What is Silica


What is Silica

What is silica. Silica is a natural substance found in varying amounts in most rocks, sand and clay. Widely used in both commercial and construction applications. It could be found in construction materials such as bricks, tiles, concrete and mortar. Potentially harmful dust can be created when you work with these products.

During many common construction tasks you generate dust from these materials. Common tasks include cutting, drilling, grinding and polishing. We know that silica is a carcinogen. Some of this dust is fine enough to get deep into your lungs. The fine dust is known as respirable crystalline silica (RCS). The dust is too fine to see with normal lighting. It is commonly called silica or silica dust.

The Risk Of Silica

Evidently Silica is the biggest risk to construction workers after asbestos.

Heavy and prolonged exposure to RCS can cause lung cancer and other serious respiratory diseases. The HSE (Health and Safety Executive) estimates it was responsible for the death of over 500 construction workers in 2005. Not only is there a risk of lung cancer, but silica is linked to other serious lung diseases:

  • Silcosis – can cause severe breathing problems and subsequently increases the risk of lung infections. Silicosis usually follows exposure to RCS over many years. But acute silicosis is a rare life-threatening complication of short-term exposure to very large amounts of RCS. The scarring of the lung tissue caused by RCS causes a loss of lung function, usually over a period of years. In the early disease stages there are often no symptoms. However, shortness of breath can develop. This can eventually impact ability to walk even short distances. Workers with silicosis are also at an increased risk of developing tuberculosis, kidney disease and arthritis. Silicosis, is irreversible and may continue to worsen even after exposure stops.
  • COPD – Chronic obstructive pulmonary disease – is a group of lung diseases including bronchitis and emphysema. COPD is a long-term illness that develops gradually over several years. The lungs are permanently damaged making it difficult to breathe. As a result it causes severe breathlessness, prolonged coughing and chronic disability. It can be very disabling and is a leading cause of death. Around 4000 deaths are estimated annually due to COPD because of past workplace exposures. Construction workers are a significant at risk group within this.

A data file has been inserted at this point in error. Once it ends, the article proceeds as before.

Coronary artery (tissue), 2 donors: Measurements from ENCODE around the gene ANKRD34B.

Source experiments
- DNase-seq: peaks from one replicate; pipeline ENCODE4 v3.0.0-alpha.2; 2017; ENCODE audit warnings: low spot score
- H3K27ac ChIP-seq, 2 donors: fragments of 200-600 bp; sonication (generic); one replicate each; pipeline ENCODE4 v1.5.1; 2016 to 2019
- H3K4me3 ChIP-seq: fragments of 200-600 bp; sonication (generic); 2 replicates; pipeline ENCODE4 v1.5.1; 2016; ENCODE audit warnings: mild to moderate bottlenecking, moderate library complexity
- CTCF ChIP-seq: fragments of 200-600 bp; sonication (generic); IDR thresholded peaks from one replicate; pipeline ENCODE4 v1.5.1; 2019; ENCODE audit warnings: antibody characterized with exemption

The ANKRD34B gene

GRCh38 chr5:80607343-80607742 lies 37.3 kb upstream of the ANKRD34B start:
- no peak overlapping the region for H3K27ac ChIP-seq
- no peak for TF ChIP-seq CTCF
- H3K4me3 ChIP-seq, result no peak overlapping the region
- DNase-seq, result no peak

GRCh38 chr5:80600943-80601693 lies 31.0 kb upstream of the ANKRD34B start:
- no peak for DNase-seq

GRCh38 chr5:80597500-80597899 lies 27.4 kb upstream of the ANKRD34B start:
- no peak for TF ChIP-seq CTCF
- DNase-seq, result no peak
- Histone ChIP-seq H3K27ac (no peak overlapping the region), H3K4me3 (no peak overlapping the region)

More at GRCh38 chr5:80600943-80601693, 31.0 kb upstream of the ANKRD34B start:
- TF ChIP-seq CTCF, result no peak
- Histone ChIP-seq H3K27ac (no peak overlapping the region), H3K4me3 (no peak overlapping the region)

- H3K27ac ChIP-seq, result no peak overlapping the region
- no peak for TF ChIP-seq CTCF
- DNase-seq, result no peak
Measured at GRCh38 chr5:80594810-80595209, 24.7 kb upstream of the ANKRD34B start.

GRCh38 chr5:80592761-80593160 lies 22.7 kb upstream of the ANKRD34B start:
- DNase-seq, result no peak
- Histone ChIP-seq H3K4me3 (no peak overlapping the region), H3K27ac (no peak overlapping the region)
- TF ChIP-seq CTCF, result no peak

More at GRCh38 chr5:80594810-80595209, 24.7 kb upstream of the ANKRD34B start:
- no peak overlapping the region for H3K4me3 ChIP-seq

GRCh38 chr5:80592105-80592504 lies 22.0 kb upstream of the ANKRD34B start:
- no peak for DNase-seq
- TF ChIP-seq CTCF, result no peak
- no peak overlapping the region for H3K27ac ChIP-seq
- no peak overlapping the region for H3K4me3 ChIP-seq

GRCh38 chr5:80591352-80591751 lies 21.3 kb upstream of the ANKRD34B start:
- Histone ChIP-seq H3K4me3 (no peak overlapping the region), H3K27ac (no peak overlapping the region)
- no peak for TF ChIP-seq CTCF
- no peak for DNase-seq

Table Of Products Containing Silica

Type of Stone

Percentage of Silica
sandstone, gritstone, quartzitemore than 70%
concrete, mortar25% to 70%
shale40% to 60%
china stoneup to 50%
slateup to 40%
brickup to 30%
graniteup to 30%
ironstoneup to 15%
basalt, doleriteup to 5%
limestone, chalk, marbleup to 2% (but these can contain silica layers)

Table from the HSE document on silicosis: https://www.hse.gov.uk/lung-disease/silicosis.htm

How Much Silica Is Too Much

Basically the amounts needed to cause damage are not large. After using the right control measures, the HSE advise that the most amount of silica you should be inhaling is shown in the picture next to the penny.

How to Protect Against Exposure

The HSE produce an abundance of documents and guidance to help you protect against exposure. Their page relating to Construction hazardous substances: Construction dust tells you how to control the risks and why.

As a face fit testing company we are often asked to conduct face fit testing on behalf of companies protecting their staff with the use of RPE. The Health and Safety Executive Document HSG53 Respiratory protective equipment at work provides essential guidance on why respiratory protective equipment (RPE) should be used, what the law says and how to select RPE that is adequate and suitable.








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